Maxline cases are available in a wide variety of internal configurations including:
Step 1 - Determine Equipment Size:
Accurately measure the length, width, and height of your equipment. The length is determined by facing it and measuring from left to right. The width is from front to back, and the height from top to bottom. If your equipment is an irregular shape or has protrusion, knobs, connectors, or handles, measure to the longest point. Write down your equipment size, Length-Width-Height.
Most applications will use 2" of quality foam for cushioning and surrounding delicate equipment. Add the foam around your equipment to each dimension. With 2" foam, it will add 4" to the Length, 4" to the Width, and 4" to the Height.
The total of each dimension represents the inside case dimensions needed for your equipment.
Step 2 - Accessory storage layout:
Determine what accessories will be put in the case such as: cables, power strips, manuals, etc. will determine if there is a need to separate storage space and measure how much space will be needed.
Generally the storage area is located at one end of the case. High-density 1/2" foam lining is sufficient for most storage areas. Add your storage space and the 1/2" foam.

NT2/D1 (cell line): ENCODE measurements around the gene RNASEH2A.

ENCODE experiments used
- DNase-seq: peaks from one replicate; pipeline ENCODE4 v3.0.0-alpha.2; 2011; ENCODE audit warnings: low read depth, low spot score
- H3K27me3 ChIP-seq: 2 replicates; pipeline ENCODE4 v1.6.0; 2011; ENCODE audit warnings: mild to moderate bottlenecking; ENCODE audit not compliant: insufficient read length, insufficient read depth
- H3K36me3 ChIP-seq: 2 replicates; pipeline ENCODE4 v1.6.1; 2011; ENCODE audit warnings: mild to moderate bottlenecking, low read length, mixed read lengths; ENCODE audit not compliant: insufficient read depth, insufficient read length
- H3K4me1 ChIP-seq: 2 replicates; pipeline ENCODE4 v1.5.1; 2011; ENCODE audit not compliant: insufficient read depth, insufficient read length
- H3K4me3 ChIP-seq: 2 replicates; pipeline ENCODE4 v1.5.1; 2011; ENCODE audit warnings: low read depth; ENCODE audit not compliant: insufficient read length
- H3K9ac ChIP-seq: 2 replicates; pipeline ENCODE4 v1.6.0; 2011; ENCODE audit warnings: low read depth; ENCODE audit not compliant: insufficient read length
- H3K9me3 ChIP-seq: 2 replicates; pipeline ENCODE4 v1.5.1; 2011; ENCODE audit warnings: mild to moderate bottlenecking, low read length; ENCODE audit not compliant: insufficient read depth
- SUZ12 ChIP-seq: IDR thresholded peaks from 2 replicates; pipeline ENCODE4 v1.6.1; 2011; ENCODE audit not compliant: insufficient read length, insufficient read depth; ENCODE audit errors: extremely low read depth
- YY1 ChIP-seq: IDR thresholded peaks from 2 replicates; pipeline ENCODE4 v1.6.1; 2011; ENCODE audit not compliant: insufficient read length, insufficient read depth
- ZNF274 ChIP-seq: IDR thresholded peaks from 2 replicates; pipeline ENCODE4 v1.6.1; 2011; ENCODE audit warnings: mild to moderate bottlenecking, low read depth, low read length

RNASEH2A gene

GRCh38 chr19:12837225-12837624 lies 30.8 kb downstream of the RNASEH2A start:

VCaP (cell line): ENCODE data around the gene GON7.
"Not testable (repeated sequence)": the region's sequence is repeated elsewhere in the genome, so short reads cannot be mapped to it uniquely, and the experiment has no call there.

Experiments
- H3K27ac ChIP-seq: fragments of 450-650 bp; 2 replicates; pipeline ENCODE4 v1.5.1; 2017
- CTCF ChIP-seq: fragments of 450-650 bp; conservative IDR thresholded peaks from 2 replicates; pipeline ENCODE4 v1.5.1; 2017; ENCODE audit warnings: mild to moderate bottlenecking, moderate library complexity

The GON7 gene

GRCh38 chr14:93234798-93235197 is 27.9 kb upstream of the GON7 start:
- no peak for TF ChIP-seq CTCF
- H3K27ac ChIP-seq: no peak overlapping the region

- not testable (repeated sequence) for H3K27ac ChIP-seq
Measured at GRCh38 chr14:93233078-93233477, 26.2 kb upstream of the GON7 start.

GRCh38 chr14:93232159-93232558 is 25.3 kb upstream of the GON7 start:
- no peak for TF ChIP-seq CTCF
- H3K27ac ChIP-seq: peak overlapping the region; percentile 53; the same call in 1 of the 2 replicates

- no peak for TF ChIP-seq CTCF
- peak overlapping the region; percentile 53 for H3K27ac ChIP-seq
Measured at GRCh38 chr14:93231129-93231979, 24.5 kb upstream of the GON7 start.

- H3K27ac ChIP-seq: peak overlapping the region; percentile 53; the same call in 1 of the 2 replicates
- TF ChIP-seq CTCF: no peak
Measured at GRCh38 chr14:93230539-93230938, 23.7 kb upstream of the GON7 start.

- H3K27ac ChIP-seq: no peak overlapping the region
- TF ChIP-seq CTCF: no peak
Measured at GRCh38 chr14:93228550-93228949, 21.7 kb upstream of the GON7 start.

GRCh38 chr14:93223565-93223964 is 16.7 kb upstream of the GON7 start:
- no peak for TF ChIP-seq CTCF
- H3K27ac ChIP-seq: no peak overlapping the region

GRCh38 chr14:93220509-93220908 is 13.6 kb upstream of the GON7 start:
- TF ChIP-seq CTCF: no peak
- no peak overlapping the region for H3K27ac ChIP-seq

Step 3 - Other Items:
If more than one item is going into your case, you must consider what kind of partition will separate them. Several options are available;
1 1/2" to 2" foam between the equipment and the storage area (adequate for light to medium weight equipment).
A 1" wide floating partition made with 1/4" ply wrapped with high-density foam. This partition is glued to the foam but not to the case. This allows some movement (this partition allows for a more compact interior design that works well with most equipment).
A stationary hard partition made with 3/8" ply riveted directly to the case. This divides the case into individual compartments and is generally used to separate large heavy items. Foam for each compartment is figured individually.
Step 4 - Case Size and Style:
The dimensions you calculated in the steps above are the inside dimensions of the case needed for your equipment. Look for a case that comes close to the size you need. If it's a little big, you can add extra foam. The size you need and the weight of your equipment may determine the type of case you should choose.
Most cases are trunk or suitcase design with a hinged lid. Some options to consider are casters, recessed wheels, and telescoping handle (Wheel-Easy™ System), which is available on some types of cases. Maxline ATA cases afford many different designs and options, most of which are beyond the scope of this exercise.
Please call to discuss the many variables in choosing this type of case.
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